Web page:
Poll proves lawyers are well thought of

SCOTTISH solicitors are seen as trustworthy, says Alistair Morris.

Alistair Morris is president of the Law Society of Scotland. Picture: Contributed
Alistair Morris is president of the Law Society of Scotland. Picture: Contributed
Alistair Morris is president of the Law Society of Scotland. Picture: Contributed

Solicitors help people at critical points in their lives and deal with highly confidential and personal matters – whether helping a client buy a new home, arranging a will to ensure that their loved ones don’t lose out after they are gone, or in more difficult circumstances such as family breakdown or appearing in court.

It’s important therefore that people can feel confident and have complete trust in their solicitor and count on him or her for expert advice.

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The Law Society recently commissioned Ipsos Mori to carry out research with members of the public to assess how they felt about solicitors and the work that they do. We’re very pleased that the findings show that Scottish solicitors are highly regarded by the public, with the majority happy to recommend their solicitor to friends and family.

The research found that of those who had used a solicitor in the past five years, more than 90 per cent of respondents said their solicitor was either very trustworthy (70 per cent) or fairly trustworthy (27 per cent), with 87 per cent describing solicitors overall as very or fairly trustworthy.

A total of 89 per cent of those polled agreed that their solicitor was an expert in their area of law. 89 per cent also said their solicitor had provided good customer service, with 82 per cent saying they would recommend their solicitor to other members of their family or friends.

It is very reassuring to know that solicitors are trusted to such a degree, with most people agreeing that solicitors work hard for them and help people deal with difficult situations.

Members of the public also expressed confidence in the regulation of solicitors, with 73 per cent saying that they believed a solicitor involved in serious wrongdoing would be prevented from working as a solicitor.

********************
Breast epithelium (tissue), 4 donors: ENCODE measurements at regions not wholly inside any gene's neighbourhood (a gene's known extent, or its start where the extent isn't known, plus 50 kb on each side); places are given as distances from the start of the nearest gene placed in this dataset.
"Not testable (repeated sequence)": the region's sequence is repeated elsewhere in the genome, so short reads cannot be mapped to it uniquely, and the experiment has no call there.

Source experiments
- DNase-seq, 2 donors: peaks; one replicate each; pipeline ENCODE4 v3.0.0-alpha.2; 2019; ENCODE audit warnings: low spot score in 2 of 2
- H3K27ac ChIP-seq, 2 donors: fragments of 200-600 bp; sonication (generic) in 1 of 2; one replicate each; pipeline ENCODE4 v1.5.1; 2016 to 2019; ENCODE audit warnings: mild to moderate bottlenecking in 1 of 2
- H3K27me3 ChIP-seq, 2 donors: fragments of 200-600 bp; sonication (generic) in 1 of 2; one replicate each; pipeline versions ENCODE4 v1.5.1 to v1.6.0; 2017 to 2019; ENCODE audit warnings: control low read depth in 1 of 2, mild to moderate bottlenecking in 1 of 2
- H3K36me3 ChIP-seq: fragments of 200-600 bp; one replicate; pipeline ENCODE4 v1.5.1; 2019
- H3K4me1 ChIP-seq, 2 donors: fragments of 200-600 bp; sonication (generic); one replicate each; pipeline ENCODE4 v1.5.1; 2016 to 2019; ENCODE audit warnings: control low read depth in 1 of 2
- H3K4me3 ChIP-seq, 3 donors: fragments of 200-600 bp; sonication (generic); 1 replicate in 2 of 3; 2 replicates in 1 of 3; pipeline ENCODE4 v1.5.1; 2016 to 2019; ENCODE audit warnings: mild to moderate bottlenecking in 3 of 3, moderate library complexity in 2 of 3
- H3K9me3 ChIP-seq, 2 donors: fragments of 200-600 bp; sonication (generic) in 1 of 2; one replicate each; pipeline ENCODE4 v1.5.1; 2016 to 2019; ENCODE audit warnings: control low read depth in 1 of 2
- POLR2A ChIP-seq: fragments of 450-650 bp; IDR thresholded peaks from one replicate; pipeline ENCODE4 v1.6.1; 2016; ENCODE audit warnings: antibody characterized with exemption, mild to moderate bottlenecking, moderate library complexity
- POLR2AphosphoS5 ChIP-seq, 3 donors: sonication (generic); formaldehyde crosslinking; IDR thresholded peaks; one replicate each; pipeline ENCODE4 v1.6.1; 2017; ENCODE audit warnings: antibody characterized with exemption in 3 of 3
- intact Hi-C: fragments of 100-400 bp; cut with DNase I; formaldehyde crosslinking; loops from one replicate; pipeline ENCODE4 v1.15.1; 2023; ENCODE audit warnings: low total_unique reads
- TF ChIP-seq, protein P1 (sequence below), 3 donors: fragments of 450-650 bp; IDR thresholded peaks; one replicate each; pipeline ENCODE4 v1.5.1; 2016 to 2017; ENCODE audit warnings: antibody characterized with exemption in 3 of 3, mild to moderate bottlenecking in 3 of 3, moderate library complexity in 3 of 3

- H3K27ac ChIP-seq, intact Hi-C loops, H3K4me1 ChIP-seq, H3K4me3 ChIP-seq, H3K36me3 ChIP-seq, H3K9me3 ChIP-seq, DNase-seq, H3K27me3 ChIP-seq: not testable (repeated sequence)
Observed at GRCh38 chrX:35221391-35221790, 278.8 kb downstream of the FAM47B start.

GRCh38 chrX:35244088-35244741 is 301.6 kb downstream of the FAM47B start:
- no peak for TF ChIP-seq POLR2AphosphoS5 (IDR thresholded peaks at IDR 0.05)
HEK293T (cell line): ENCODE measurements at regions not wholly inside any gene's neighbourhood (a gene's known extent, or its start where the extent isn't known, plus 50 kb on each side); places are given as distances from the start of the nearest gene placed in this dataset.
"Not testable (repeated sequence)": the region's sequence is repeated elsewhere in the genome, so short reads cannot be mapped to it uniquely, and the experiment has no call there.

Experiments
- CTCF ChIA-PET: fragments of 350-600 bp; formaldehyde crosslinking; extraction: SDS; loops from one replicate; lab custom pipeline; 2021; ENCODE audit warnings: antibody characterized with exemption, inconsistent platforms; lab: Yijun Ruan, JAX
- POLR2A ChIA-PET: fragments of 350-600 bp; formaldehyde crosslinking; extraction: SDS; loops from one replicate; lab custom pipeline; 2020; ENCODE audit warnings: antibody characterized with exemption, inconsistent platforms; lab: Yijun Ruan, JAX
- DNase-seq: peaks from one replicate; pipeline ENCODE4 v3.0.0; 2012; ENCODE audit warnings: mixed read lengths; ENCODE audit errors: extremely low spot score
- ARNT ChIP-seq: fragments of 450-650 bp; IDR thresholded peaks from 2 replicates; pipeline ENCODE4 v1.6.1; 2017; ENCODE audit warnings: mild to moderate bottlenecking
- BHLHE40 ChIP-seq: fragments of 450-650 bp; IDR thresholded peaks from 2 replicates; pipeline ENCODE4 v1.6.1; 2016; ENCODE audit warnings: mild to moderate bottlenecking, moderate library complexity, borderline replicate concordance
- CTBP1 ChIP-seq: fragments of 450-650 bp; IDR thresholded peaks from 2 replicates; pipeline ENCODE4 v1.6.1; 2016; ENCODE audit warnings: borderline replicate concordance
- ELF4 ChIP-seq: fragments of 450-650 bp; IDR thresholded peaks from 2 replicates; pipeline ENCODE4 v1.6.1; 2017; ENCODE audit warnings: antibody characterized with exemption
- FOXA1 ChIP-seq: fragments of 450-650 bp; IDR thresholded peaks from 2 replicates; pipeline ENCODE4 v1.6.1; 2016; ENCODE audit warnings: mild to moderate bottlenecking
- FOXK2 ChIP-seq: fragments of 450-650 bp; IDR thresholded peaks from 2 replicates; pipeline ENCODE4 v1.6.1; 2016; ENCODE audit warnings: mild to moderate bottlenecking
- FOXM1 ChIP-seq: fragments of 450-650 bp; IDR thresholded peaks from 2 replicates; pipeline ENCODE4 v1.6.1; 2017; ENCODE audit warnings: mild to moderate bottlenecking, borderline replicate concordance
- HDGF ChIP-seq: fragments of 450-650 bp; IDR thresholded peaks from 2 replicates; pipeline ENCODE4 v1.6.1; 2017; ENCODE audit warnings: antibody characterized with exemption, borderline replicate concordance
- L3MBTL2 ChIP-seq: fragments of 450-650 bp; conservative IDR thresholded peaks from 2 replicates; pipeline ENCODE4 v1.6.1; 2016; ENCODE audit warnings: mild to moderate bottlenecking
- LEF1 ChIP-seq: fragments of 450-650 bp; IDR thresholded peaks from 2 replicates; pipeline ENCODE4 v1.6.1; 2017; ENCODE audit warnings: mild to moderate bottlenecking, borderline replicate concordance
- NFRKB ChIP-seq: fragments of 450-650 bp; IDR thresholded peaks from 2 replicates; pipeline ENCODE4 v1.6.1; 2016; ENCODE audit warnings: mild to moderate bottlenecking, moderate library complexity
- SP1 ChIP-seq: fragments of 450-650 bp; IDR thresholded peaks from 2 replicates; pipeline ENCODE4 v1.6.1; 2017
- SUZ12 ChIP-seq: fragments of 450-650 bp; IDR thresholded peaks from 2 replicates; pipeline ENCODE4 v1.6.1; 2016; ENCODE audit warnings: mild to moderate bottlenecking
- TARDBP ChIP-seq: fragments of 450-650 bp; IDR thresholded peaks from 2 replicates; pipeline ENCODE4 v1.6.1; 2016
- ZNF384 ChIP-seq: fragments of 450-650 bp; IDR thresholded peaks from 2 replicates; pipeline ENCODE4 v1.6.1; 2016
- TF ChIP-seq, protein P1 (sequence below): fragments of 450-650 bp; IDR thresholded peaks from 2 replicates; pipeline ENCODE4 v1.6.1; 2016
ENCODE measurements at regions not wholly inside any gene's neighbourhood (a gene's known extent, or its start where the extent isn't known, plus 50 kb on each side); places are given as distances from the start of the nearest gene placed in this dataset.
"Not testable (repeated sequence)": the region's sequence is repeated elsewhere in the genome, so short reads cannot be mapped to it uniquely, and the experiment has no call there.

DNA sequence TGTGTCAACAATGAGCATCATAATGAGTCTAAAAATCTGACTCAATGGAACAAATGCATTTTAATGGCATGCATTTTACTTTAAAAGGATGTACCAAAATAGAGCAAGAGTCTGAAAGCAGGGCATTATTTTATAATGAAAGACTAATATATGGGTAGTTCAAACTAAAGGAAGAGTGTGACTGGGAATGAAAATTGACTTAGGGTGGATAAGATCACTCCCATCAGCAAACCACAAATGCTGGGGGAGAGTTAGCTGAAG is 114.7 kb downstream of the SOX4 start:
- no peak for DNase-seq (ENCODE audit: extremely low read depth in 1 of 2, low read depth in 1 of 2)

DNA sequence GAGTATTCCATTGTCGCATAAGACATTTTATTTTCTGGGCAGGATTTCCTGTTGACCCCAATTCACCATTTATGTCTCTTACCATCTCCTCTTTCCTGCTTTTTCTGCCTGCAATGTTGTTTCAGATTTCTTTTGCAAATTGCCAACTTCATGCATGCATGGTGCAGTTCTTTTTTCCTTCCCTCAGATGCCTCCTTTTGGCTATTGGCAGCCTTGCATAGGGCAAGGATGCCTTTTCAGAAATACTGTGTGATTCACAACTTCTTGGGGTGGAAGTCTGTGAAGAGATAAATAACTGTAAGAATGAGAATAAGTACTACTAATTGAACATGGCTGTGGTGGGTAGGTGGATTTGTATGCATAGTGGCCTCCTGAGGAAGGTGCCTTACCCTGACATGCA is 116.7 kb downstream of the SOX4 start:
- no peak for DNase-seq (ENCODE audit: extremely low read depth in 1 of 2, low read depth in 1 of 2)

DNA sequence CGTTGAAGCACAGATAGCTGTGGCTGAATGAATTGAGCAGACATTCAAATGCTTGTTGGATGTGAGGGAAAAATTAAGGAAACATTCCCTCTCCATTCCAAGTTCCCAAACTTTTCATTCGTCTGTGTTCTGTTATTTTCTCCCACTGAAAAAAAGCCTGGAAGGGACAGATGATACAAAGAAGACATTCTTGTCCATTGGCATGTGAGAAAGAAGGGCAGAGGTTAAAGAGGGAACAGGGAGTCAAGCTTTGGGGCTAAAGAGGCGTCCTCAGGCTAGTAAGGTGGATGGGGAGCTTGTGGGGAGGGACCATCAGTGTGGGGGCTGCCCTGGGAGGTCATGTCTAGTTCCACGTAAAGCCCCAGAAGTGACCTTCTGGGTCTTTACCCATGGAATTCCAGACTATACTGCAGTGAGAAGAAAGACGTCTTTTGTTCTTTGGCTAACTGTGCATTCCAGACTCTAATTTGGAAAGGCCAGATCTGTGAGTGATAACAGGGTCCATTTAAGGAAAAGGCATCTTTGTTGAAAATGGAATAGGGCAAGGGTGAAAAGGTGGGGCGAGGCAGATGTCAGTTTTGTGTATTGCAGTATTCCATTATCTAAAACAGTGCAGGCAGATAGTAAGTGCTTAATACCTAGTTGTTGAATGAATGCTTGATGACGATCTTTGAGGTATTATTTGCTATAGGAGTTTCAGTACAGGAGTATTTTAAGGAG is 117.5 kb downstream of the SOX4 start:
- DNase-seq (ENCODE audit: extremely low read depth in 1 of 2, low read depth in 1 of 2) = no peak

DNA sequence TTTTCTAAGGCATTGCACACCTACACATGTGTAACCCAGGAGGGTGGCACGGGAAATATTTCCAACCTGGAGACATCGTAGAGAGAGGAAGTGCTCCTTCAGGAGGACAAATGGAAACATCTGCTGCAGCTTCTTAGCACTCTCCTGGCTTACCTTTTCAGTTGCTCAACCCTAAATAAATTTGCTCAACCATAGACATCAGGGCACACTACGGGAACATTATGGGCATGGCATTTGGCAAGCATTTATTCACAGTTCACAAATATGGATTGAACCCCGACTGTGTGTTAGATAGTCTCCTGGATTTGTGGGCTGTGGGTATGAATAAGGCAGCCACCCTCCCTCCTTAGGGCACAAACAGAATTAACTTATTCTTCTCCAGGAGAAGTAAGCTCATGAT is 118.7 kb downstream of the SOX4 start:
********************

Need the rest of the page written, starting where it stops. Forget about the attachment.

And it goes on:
It’s important that people feel confident that there is a robust regulatory system for solicitors and that if a solicitor is involved in serious wrongdoing then action will be taken. This is essential in maintaining the reputation of the profession as a whole, as well as the work solicitors themselves have to do to earn a good reputation for their work among their peers and their clients.

This is reflected by a solicitor or law firm’s reputation and expertise being cited as the most important factors for people looking for legal advice. Over half of the survey respondents said these were their most important considerations when choosing a solicitor, with 23 per cent saying that reputation of a solicitor or firm was most important and 22 per cent that a solicitor’s experience or expertise was most important. And while an important factor, just over a tenth of those asked, at 11 per cent, said the cost was the most important factor.

Interestingly, this new research showed the change in how people source information about local services as there has been a rise in the number of people using the internet to find a solicitor, from just over a quarter at 26 per cent in 2011 to over a third at 34 per cent in 2014. Those using a telephone directory has dropped from 28 per cent to just 12 per cent.

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Another key finding for the profession was satisfaction rates with the service provided by their solicitor. The vast majority of clients were satisfied with over two thirds, at 67 per cent saying they were very satisfied, and a further 23 per cent saying they were fairly satisfied.

While the numbers of those who expressed dissatisfaction were relatively small, with 5 per cent saying they were fairly dissatisfied and 4 per cent saying they were very dissatisfied, it is important that we at the Law Society and solicitors recognise why clients are not happy with the work of their solicitor. The research highlighted three main areas: solicitor not sufficiently knowledgeable; lack of communication; and cases taking too long to resolve.

Overall, the results from the Ipsos Mori research are very positive and we are delighted that Scottish solicitors are so well thought of. However we can never become complacent and we have to recognise that things do go wrong from time to time.

In addition to ensuring that we have a strong regulatory system in place, it’s important that we can understand the reasons behind clients’ dissatisfaction and what we at the Law Society can do to offer the right support and training and ensure that our members provide the right advice and services for their clients, whether they are buying a house, completing a business deal or appearing in court.

• Alistair Morris is president of the Law Society of Scotland: www.lawscot.org.uk